J2.2 Lidar Characterization of Boundary-Layer Winds and Validation of NWP Forecast Model Performance during the Second Wind Forecast Improvement Project in Complex Terrain of the Columbia River Basin

Wednesday, 25 January 2017: 8:45 AM
606 (Washington State Convention Center )
Yelena Pichugina, CIRES/Univ. of Colorado, Boulder, CO; and A. W. Brewer, R. M. Banta, A. Choukulkar, T. A. Bonin, J. B. Olson, J. Kenyon, C. T. Clack, M. Marquis, L. Bianco, J. Sharp, W. M. Angevine, S. Baidar, S. P. Sandberg, A. Weickmann, and B. J. McCarty

During the Second Wind Forecast Improvement Project (WFIP2), conducted in the complex terrain of the Columbia River Basin in September 2015-March 2017, spatial and temporal variability of winds in the lowest 1 km above ground level were observed with two ground-based scanning Doppler lidar systems. Continuous measurements from September 2015 and high vertical resolution of data obtained allow for the analysis of monthly and seasonal distributions and variability of boundary layer winds and evaluation of the accuracy of power estimates based on hub-height and rotor-equivalent winds.

Simultaneous measurements from two identical scanning lidars on sites separated by ~40 km allow accurate wind profile data to be obtained upstream and downstream of the local wind farms to analyze the combined effects of the spatial separation of the two lidars, sites topography and overall impacts of wind farms on wind flow. Comparison of rotor-layer winds between the two sites for various wind directions will be presented for different months, seasons, and for the entire period of the experiment. Likewise, turbulence statistics between the two sites will be compared to analyze how complex terrain modifies the turbulent structure of the planetary boundary layer.  These results, combined with the records of meteorological phenomena, are being used to better understand wind flow in complex terrain and to capture cases of unusual wind flow behavior for further detailed analysis.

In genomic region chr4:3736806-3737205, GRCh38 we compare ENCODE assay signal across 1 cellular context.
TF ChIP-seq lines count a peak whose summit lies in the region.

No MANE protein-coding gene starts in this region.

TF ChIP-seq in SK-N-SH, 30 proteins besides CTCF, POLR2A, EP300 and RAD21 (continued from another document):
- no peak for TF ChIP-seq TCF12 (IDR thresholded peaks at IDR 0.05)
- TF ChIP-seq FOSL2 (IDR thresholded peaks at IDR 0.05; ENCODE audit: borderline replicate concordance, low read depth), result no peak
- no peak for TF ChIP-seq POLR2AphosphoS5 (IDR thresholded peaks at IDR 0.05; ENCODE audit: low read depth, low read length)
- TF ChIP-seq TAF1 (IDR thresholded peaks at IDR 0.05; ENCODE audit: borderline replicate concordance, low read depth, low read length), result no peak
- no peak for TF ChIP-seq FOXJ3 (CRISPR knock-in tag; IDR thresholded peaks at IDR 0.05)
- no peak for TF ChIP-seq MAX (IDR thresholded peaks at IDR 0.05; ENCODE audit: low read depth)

In addition, results of the statistical metrics between lidar-observed winds in the turbine rotor layer and those predicted by NWP models will be presented for the diurnal cycle of selected cases as well as for monthly and seasonal averages. Such analysis provides insight into model performance and the influence of captured atmospheric features on model accuracy and will help to improve model physics and forecast of wind flow over complex terrain.

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